10 Ways to Up Your Pay

10 Ways to Up Your PayFor just about all of us, the idea of overnight success is a myth. Having worked in high-tech for a gazillion years, I certainly know a lot of people who've done well for themselves. And, without exception, they all worked long and hard for it.

So, when I read that, "If you want a life of affluence, you need to be making $100,000 by age 35" on Business Insider, it rang true to me. If your goal is to become successful and, someday, tell your boss where to stick it, you should probably set some milestones and identify the hurdles that stand in your way of achieving them.

Better yet, let's do that together, right now. Let's figure out what you can do to up your pay.

Now, over the past few months we've certainly had some controversial discussions over whether the gender pay gap is a myth or not, how to overcome tall white male syndrome, myths surrounding executive pay, and whether how you look has anything to do with how much you make.

Well, those are all things you can't control, so forget about them. Today we're going to focus on qualities, characteristics, and factors that you actually can impact. Here are 10 Reasons Why Some People Make More Money Than You and, get this, they're all hurdles you can overcome because they're entirely within your control.

  1. They get things done. Those who know how to get things done, meet their goals, and deliver on their promises, are like gold to an organization. More than almost anything else, it's a strong indicator of executive potential.
  2. They have a can-do attitude. As an executive, my go-to people were always those who took on challenging tasks and projects with a positive attitude versus those who had all kinds of excuses and issues. Guess who got the raises and promotions?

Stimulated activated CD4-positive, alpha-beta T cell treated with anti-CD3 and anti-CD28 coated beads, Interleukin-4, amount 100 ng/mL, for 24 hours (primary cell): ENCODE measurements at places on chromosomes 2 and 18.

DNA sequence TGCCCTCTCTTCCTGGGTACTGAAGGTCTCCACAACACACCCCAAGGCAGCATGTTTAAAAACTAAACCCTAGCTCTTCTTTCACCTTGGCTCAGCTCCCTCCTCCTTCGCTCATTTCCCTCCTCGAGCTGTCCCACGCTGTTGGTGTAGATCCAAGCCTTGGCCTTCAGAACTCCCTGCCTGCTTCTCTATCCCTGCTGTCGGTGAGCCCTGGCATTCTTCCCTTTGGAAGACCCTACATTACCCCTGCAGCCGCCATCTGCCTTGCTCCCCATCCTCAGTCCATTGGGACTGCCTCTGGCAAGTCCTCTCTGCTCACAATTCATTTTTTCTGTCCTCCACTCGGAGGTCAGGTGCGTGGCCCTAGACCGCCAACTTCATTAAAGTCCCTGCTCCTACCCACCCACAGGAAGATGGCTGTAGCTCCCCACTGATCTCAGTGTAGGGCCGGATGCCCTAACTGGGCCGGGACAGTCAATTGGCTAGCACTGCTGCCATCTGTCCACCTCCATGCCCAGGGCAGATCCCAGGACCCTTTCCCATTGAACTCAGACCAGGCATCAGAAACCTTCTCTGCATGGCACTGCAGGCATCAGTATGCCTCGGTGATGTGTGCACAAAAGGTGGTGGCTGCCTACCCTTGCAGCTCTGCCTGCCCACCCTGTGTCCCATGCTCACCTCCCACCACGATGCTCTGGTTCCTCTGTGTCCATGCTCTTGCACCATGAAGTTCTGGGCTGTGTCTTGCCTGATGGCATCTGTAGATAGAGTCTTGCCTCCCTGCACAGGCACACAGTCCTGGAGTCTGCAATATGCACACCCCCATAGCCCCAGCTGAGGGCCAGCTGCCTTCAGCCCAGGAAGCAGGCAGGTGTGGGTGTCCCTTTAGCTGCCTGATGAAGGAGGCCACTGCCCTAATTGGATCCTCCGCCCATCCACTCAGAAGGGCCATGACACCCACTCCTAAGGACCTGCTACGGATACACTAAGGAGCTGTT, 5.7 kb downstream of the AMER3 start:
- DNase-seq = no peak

3. They're in a more highly visible position. This is perhaps the most underrated factor for getting ahead in an organization, especially a big one. If folks outside your group know who you are and what you're working on, your boss's chances of getting you a fat raise or promotion are vastly increased.
  4. They're thought to have greater career potential. Once you're identified as a star individual contributor or an up-and-comer with management or executive management potential, the raises get bigger and promotions come faster.
  5. They work harder. Every time I read an article entitled Working Harder Won't Get You Ahead or something like that, I cringe a little. Not because it isn't true. It's a great message for those who already work hard. Unfortunately, far too many people aren't willing to work hard to get ahead.
  6. They're in a position to have a greater impact on the business. For better or worse, the closer you are to generating revenues and positively impacting profits, the more you'll make. In general, people in sales, product marketing, and product development, make more than administrative and support functions like HR, finance, even IT.
  7. The boss rates them higher. Like it or not, not only is this true, but it's exactly as it should be. One of management's key responsibilities is identifying and taking care of up-and-comers. Sure, it's an imperfect procedure, as are all processes that involve people, but in general, it works pretty well.
  8. They're more flexible. An oft-overlooked attribute that moves people up in the rankings and promotions is flexibility or willingness to do what's needed for the team or the company without making a big deal out of it.
  9. They get along better with peers and coworkers. Once you're indentified as someone who's hard to work with, a troublemaker, or even a pain in the ass, your growth potential in that group or at that company is limited.
  10. They negotiate better. Everything's negotiable, it's a skill you should learn, and that's the subject of another post for another day.
Bottom line. Look, you can complain about people getting ahead because of their looks or because they kiss up to management if you like, but as you can see, there are plenty of things you actually do have control over.

If you choose to whine about what you can't impact instead of improving in areas you can, then you deserve exactly as much as you make. No more, no less.

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